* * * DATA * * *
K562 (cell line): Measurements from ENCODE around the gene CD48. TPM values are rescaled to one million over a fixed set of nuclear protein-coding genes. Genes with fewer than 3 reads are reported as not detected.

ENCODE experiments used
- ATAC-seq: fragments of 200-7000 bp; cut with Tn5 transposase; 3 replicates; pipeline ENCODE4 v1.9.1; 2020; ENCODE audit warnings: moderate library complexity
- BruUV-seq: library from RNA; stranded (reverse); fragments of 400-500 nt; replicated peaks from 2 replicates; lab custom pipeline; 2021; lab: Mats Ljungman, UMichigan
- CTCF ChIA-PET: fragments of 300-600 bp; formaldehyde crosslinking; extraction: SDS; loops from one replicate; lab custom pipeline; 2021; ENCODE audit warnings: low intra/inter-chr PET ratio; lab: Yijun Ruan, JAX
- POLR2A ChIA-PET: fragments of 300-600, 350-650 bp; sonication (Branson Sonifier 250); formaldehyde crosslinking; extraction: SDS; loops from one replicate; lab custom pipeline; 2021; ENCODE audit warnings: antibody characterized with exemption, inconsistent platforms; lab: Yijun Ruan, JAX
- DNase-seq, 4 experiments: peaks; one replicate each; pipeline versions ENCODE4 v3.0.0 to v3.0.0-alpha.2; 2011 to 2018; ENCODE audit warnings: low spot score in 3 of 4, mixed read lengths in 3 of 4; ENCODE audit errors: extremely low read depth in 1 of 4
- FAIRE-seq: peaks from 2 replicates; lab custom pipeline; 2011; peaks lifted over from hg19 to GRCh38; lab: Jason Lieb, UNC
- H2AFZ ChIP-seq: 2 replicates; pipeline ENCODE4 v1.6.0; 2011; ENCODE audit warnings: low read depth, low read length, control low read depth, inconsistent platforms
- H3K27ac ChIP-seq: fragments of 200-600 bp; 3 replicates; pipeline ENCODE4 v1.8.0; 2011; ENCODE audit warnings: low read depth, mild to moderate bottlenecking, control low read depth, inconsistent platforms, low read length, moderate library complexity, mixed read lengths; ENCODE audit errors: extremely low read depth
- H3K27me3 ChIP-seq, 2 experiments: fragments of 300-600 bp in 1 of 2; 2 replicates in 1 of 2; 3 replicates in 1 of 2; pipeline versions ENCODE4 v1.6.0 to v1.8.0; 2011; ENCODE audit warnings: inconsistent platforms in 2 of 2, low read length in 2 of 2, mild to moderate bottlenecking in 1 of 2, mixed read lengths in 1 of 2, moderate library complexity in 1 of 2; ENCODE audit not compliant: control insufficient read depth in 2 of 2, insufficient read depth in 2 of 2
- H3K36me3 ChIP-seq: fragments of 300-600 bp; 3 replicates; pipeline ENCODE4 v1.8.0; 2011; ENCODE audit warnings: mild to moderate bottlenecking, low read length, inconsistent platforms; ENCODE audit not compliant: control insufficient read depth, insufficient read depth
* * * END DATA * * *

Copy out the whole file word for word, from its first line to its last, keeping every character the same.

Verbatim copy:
K562 (cell line): Measurements from ENCODE around the gene CD48. TPM values are rescaled to one million over a fixed set of nuclear protein-coding genes. Genes with fewer than 3 reads are reported as not detected.

ENCODE experiments used
- ATAC-seq: fragments of 200-7000 bp; cut with Tn5 transposase; 3 replicates; pipeline ENCODE4 v1.9.1; 2020; ENCODE audit warnings: moderate library complexity
- BruUV-seq: library from RNA; stranded (reverse); fragments of 400-500 nt; replicated peaks from 2 replicates; lab custom pipeline; 2021; lab: Mats Ljungman, UMichigan
- CTCF ChIA-PET: fragments of 300-600 bp; formaldehyde crosslinking; extraction: SDS; loops from one replicate; lab custom pipeline; 2021; ENCODE audit warnings: low intra/inter-chr PET ratio; lab: Yijun Ruan, JAX
- POLR2A ChIA-PET: fragments of 300-600, 350-650 bp; sonication (Branson Sonifier 250); formaldehyde crosslinking; extraction: SDS; loops from one replicate; lab custom pipeline; 2021; ENCODE audit warnings: antibody characterized with exemption, inconsistent platforms; lab: Yijun Ruan, JAX
- DNase-seq, 4 experiments: peaks; one replicate each; pipeline versions ENCODE4 v3.0.0 to v3.0.0-alpha.2; 2011 to 2018; ENCODE audit warnings: low spot score in 3 of 4, mixed read lengths in 3 of 4; ENCODE audit errors: extremely low read depth in 1 of 4
- FAIRE-seq: peaks from 2 replicates; lab custom pipeline; 2011; peaks lifted over from hg19 to GRCh38; lab: Jason Lieb, UNC
- H2AFZ ChIP-seq: 2 replicates; pipeline ENCODE4 v1.6.0; 2011; ENCODE audit warnings: low read depth, low read length, control low read depth, inconsistent platforms
- H3K27ac ChIP-seq: fragments of 200-600 bp; 3 replicates; pipeline ENCODE4 v1.8.0; 2011; ENCODE audit warnings: low read depth, mild to moderate bottlenecking, control low read depth, inconsistent platforms, low read length, moderate library complexity, mixed read lengths; ENCODE audit errors: extremely low read depth
- H3K27me3 ChIP-seq, 2 experiments: fragments of 300-600 bp in 1 of 2; 2 replicates in 1 of 2; 3 replicates in 1 of 2; pipeline versions ENCODE4 v1.6.0 to v1.8.0; 2011; ENCODE audit warnings: inconsistent platforms in 2 of 2, low read length in 2 of 2, mild to moderate bottlenecking in 1 of 2, mixed read lengths in 1 of 2, moderate library complexity in 1 of 2; ENCODE audit not compliant: control insufficient read depth in 2 of 2, insufficient read depth in 2 of 2
- H3K36me3 ChIP-seq: fragments of 300-600 bp; 3 replicates; pipeline ENCODE4 v1.8.0; 2011; ENCODE audit warnings: mild to moderate bottlenecking, low read length, inconsistent platforms; ENCODE audit not compliant: control insufficient read depth, insufficient read depth